2021 | Pebble Beach Auctions
1953 Siata 208 CS
Coachwork by Balbo
$1,400,000 - $1,800,000
Fiat Otto Vu Engine matches the Siata Data Plate
Frame-Off Restoration to Concours Standards
Extremely Accurate and Detailed Throughout, Presented in Its Original Color
A Unique and Highly Eligible Driving Event Entrant
Twin Weber 36 DCZ3 Carburetors
110 BHP at 6,000 RPM
5-Speed Manual Gearbox
4-Wheel Hydraulic Drum Brakes
4-Wheel Independent-Wishbone Suspension with Coil Springs
Original Owner, Italy (acquired new in 1953)Gordon Gumble, Tucson, Arizona (acquired by 1964)Charles Betz, Orange, California (acquired in 1968)Peter Kaus, Frankfurt, Germany (acquired from the above in 1984)Evert Louwman, Wassenaar, Netherlands (acquired from the above in 2004)Current Owner (acquired from the above in 2006)
The connection between Siata (Societa Italiana Auto Transformazione Accessori) and Fiat dates to 1926, when Giorgio Ambrosini’s firm became the first to specialize in the construction of aftermarket components, speed tuning services, and overhead-valve conversions for the popular Torinese automobiles. The launch of the Daina series in 1950 marked Siata’s first chassis developed in-house, and soon after, the Farina-bodied Gran Sport and the 750 Spider were introduced. When Fiat management made the decision to build the Otto Vu, a limited-production high-end sports car powered by a compact, all-alloy V-8 engine, Siata set out to create a car utilizing Fiat’s engine that could be homologated for the popular and competitive two-liter class dominated by Ferrari and Maserati.
The Siata engineers constructed a lightweight, oval-tube chassis similar in design to the prototypes that had been manufactured for the Fiat factory. The chassis was mated to a tuned 8V engine and a five-speed gearbox, creating the 208 CS coupe. The first six examples were bodied by Stabilimenti Farina and featured sleek, retractable headlamps, competition-oriented cockpit, and an intoxicatingly low stance. Debuting at the 1952 Torino Motor Show, the first 208 CS stunned the crowds, and the cars went on to take part in such leading road races as the Mille Miglia, Giro di Sicilia, and Tour de France Automobile, as well as a variety of sprints, rallies, and hill climb events. They were later granted homologation in the Sport Commerciale class.
Following the unexpected closure of Stabilimenti Farina at the end of 1952, nearby Carrozzeria Successori Balbo took over production of the coupes, and the nine examples completed were identifiable by their eggcrate grilles and slightly revised proportions.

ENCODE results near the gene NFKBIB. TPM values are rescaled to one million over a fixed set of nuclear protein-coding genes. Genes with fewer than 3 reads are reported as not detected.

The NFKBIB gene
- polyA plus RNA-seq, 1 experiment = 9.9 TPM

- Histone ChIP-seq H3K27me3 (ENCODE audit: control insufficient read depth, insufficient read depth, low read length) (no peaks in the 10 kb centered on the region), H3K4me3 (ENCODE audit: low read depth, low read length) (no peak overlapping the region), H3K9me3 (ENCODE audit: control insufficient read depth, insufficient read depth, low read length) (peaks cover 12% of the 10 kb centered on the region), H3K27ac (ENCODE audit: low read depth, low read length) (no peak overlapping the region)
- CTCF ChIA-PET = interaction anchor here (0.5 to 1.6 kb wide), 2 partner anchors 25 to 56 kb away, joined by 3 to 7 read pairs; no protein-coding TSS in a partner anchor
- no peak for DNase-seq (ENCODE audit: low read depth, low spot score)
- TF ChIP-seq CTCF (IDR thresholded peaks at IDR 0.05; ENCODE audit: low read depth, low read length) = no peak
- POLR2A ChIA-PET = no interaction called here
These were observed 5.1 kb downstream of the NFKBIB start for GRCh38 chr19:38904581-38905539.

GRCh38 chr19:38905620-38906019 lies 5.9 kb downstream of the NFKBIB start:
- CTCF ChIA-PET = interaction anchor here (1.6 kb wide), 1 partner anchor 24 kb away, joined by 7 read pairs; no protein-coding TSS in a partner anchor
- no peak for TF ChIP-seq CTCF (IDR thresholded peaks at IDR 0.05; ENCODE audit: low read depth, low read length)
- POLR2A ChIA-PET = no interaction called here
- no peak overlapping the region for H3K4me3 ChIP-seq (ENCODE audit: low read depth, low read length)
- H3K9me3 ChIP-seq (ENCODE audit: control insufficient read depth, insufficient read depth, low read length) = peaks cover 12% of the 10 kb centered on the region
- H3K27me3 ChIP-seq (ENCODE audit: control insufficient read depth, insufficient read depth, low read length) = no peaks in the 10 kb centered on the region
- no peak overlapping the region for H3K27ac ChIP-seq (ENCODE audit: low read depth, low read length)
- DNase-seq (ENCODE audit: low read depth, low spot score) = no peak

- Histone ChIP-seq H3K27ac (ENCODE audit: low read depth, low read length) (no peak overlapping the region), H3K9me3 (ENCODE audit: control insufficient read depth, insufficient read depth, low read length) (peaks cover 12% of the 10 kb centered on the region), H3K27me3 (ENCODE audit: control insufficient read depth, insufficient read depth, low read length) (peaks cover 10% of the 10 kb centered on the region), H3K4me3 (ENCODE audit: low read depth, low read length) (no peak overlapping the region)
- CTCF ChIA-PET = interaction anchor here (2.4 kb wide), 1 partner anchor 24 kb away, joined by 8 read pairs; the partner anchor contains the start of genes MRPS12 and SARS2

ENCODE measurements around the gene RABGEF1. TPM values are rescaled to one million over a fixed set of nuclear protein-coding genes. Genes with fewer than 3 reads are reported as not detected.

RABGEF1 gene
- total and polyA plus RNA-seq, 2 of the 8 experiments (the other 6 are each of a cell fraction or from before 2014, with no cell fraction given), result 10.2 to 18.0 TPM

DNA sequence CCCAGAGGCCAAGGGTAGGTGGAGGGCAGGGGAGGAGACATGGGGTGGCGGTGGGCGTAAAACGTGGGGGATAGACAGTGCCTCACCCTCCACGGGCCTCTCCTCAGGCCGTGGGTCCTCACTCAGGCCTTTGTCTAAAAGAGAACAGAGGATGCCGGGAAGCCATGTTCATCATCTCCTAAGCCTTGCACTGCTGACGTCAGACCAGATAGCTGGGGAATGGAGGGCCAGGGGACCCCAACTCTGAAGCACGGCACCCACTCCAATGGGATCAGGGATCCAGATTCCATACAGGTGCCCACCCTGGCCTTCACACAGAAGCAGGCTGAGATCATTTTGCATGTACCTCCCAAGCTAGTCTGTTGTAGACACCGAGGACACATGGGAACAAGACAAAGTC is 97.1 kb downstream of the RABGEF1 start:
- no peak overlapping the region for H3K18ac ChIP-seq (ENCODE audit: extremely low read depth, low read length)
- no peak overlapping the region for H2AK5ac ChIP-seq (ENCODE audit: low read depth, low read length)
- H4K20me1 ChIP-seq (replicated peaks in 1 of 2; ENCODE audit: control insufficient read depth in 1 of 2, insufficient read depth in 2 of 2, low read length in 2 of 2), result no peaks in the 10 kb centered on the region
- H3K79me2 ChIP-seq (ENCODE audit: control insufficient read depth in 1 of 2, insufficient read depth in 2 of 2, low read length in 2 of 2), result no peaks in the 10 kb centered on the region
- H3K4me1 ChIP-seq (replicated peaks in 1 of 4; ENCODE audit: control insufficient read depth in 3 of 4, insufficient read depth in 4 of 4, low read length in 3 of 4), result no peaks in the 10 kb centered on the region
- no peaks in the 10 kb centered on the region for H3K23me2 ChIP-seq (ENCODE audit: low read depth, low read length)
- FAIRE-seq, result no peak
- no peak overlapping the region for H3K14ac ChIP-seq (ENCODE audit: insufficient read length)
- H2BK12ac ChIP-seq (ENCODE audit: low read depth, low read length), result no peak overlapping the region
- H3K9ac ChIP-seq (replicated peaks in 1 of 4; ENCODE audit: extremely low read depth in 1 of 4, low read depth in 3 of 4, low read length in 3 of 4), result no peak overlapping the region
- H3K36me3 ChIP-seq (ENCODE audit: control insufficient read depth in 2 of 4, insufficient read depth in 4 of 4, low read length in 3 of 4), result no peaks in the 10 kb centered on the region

The 208 CS offered here is one of the nine Balbo-bodied coupes, numbered 072, and its engine, numbered 065, which matches the Siata’s data plate, is thought to be original to the car, but conclusive records do not exist. While its earliest owner has not been identified, he is thought to have been a Milanese businessman. By 1964, the Siata was acquired by Gordon Gumble of Tuscon, Arizona. A 1966 photo of Mr. Gumble with 072, which had been finished in red, appears on the car’s entry page in Tony Adriaensens’ definitive Otto Vu companion volume Siata Derivata Fiat. Noted collector Charles Betz of California acquired the car from Mr. Gumble in 1968. A great admirer of the marque, Mr. Betz was well acquainted with Siata importer Ernie McAfee, and would eventually own a total of six Siatas. Intending for years to restore the Coupe, he instead sold it to Peter Kaus in 1984, who re-imported it to Europe for his famed Rosso Bianco collection, and began a photo documented restoration. In 2004, revered collector Evert Louwman purchased Mr. Kaus’ collection, and in 2006, the consignor enthusiastically took possession of 072 adding it to his impressive stable of competition-focused European sports cars.
In 2012, the owner set out on what he knew would be a challenging, but highly rewarding frame-off restoration of 072 to its concours condition. He recognized the hand-built nature of these rare cars, and that each of the nine has its own character and build details. He approached the project with the strict rule to not over-restore 072, leaving the car’s uniqueness intact. From original, imperfect weld joints, to exposed screw heads, to areas of rough-edged sheet metal in the underpinnings, the consignor believes the car appears nearly exactly as it did when it left the factory in April 1953. Upon disassembly, an unfaded trace of the original blue paint was discovered and matched, and the patterns, textures, and materials of the interior were replicated as well. The restoration of the grille is of particular note, as the numerous profiles and contours were restored to perfection. Years of painstaking research and effort were rewarded upon the Siata’s concours debut at the 2017 Pebble Beach Concours d’Elegance®, where it earned a class award.
These incredibly rare 208 CS coupes are among the most striking and well-engineered Italian sports cars of the early 1950s. This concours- proven Siata offers an ideal combination of rarity, eligibility, styling, and performance, and should make an ideal entry for its next owner on the best driving events – be it the Mille Miglia, Tour Auto, or Colorado Grand.
*Please note that this vehicle is titled as 072.